The bards and authors of Cleveland and south Durham, and the vicinage

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John Russell Smith, 1872 - Authors, English - 24 pages

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A copy of this book is available for free download here on the Tweddell History site here -
Further information on George Markham Tweddell can be found on the Tweddell History website too -
Description - Tweddell describes the work as kind of 'Cyclopedia' of Poets and Prose writers from Cleveland and South Durham from Caedmon's time up until the 1860's often with woodcuts of the authors and others by Bewick. Contains extracts from their writings along with Tweddell's commentary on their work and lives. Tweddell challanges a few ideas such as the birth place / residence of John Gower (the Moral) which he claims was in Stittenham and Sexhow (Nr Stokesley) rather than Cantebury or elsewhere.
Contents - Contents - Introduction, Cedmon (Caedmon), Walter de Hemingford, John Gower, Rev. Bernard Gilpin, D.D., Roger Ascham, Dean Whittingham, Francis Mewburn, Lionel Charlton, John Jackson, of Rudby, Thomas John Cleaver, Sir Thomas Chaloner the Elder, Sir Thomas Chaloner the Younger, Rev. Edward Chaloner, D.D., Thomas Chaloner, MP, the Commonwealthman, James Chaloner, MP, the Commonwealthman, Rev. Henry Foulis, BD, William Martin, Joseph Reed, William Emerson, John Reed Appleton, FSA, Jabez Cole,MB, William Mudd, John Castillo, Bishop Brian Walton DD, Thomas Webber, Byron Webber, John Walker Ord FGSL, John Ryley Robinson,LLD, James Clephan,Henry Heavisides, Samual Gordon FSA.Scot, Frank Wilkinson, The Hon Commodore Constantine John Phipps, afterwards Baron Mulgrave, Rev. James Holme BA, Rev. Thomas Holme, Rev. John Graves, List of subscribers,
Popular in 1872 but more recently hidden away in reference libraries or antiquarian bookshops but gives a brilliant insight into the lives and works of poets and authors from the North East of England often with woodcuts of the authors.

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Page 131 - Yet he was kind; or, if severe in aught, The love he bore to learning was in fault; The village all declared how much he knew; 'Twas certain he could write, and cipher too; Lands he could measure, terms and tides presage, And even the story ran that he could gauge...
Page 56 - I held my tongue, and spake nothing : I kept silence, yea, even from good words; but it was pain and grief to me.
Page 257 - The poet's eye, in a fine frenzy rolling, Doth glance from heaven to earth, from earth to heaven ; And, as imagination bodies forth The forms of things unknown, the poet's pen Turns them to shapes, and gives to airy nothing A local habitation, and a name. Such tricks hath strong imagination, That, if it would but apprehend some joy, It comprehends some bringer of that joy ; Or, in the night, imagining some fear, How easy is a bush supposed a bear ! Hip.
Page 73 - Delightful task! to rear the tender thought, To teach the young idea how to shoot, To pour the fresh instruction o'er the mind, To breathe the' enlivening spirit, and to fix The generous purpose in the glowing breast.
Page 102 - Ye shall utterly destroy all the places, wherein the nations which ye shall possess served their gods, upon the high mountains, and upon the hills, and under every green tree: 3 And ye shall overthrow their altars, and break their pillars, and burn their groves with fire; and ye shall hew down the graven images of their gods, and destroy the names of them out of that place.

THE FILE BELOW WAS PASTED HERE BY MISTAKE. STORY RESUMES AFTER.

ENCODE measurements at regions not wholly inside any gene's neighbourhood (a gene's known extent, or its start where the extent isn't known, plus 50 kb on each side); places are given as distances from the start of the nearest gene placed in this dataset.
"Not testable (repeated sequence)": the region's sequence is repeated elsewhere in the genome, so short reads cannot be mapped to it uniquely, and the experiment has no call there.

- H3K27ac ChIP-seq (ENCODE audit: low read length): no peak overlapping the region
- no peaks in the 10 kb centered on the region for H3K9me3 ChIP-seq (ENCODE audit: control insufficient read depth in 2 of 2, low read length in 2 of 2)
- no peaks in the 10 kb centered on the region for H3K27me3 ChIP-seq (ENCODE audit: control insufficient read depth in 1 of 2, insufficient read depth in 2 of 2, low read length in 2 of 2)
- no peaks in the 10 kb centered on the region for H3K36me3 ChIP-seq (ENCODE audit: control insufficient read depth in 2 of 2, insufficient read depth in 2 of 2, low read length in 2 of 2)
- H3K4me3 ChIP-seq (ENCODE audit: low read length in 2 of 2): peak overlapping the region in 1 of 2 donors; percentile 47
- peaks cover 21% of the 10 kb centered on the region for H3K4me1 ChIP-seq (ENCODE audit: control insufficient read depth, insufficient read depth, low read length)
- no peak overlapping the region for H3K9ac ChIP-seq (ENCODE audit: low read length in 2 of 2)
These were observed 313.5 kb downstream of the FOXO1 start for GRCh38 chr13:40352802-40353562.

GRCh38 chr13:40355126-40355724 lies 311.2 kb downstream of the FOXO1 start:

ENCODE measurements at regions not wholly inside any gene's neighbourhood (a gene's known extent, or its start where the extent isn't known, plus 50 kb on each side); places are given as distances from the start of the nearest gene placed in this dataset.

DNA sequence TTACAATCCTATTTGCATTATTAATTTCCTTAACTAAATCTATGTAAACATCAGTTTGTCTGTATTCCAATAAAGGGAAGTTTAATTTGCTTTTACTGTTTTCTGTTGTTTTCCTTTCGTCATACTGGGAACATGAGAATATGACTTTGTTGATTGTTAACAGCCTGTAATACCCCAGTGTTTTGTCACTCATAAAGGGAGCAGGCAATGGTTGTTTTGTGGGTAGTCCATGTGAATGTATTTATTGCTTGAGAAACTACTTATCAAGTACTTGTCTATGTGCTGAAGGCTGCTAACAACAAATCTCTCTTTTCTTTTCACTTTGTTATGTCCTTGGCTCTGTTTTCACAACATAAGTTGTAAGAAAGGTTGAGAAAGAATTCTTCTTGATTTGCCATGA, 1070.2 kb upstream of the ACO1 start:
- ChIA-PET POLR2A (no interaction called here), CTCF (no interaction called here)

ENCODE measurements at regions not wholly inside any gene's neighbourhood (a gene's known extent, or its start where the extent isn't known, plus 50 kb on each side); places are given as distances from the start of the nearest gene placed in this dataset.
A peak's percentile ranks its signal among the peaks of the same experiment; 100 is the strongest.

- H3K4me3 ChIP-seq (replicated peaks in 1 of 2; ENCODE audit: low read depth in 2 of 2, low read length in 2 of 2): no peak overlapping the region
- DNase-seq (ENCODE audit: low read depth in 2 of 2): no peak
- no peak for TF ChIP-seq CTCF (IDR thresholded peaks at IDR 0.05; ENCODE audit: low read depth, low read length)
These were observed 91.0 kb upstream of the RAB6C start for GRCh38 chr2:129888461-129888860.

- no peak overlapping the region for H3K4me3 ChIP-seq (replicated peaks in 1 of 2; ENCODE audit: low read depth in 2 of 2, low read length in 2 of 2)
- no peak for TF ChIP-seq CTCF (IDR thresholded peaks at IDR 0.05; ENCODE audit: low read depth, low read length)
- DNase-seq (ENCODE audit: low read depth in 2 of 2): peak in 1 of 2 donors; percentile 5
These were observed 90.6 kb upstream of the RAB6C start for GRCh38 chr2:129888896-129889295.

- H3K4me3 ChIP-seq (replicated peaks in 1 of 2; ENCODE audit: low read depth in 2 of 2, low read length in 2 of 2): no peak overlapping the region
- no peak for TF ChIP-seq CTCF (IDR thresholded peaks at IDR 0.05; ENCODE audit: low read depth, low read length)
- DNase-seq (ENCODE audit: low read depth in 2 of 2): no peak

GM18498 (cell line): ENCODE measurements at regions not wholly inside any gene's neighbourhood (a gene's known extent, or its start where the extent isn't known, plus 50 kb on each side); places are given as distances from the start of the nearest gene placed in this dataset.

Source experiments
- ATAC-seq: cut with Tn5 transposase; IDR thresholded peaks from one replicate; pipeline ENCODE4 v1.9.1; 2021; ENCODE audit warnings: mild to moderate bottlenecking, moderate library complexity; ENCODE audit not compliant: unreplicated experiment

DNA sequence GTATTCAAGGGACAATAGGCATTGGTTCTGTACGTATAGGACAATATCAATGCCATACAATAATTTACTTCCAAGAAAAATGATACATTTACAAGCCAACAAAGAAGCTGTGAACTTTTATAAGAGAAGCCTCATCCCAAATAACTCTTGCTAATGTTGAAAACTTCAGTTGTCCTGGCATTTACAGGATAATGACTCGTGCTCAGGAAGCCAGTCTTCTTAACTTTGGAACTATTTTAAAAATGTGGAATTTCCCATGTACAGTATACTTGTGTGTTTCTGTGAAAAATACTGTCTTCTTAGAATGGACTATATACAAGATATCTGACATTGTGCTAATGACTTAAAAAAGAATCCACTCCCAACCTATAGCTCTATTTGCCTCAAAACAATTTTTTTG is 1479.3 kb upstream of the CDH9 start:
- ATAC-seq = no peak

Page 16 - Give me leave To enjoy myself : that place that does contain My books, the best companions, is to me A glorious court, where hourly I converse With the old sages and philosophers ; And sometimes, for variety, I confer With kings and emperors, and weigh their counsels ; Calling their victories, if unjustly got, Unto a strict account, and, in my fancy, Deface their ill-plac'd statues.
Page 257 - The Lunatic, the lover and the poet Are of imagination all compact: One sees more devils than vast hell can hold, That is, the madman: the lover, all as frantic. Sees Helen's beauty in a brow of Egypt: The poet's eye, in a fine frenzy rolling, Doth glance from heaven to earth, from earth to heaven; And as imagination bodies forth The forms of things unknown, the poet's pen Turns them to shapes and gives to airy nothing A local habitation and a name.
Page 84 - God made the world; or else I am so sharply taunted, so cruelly threatened, yea, presently, sometimes with pinches, nips, and bobs, and other ways (which I will not name for the honour I bear them) so without measure misordered, that I think myself in hell, till time come that I must go to Mr.
Page 379 - Thus this brook has conveyed his ashes into Avon, Avon into Severn, Severn into the narrow seas, they into the main ocean; and thus the ashes of Wickliffe are the emblem of his doctrine, which now is dispersed all the world over.
Page 256 - These antique fables, nor these fairy toys. Lovers, and madmen, have such seething brains, Such shaping fantasies, that apprehend More than cool reason ever comprehends. The lunatic, the lover, and the poet, Are of imagination all compact. One sees more devils than vast hell can hold ; That is, the madman : the lover, all as frantic, Sees Helen's beauty in a brow of Egypt...

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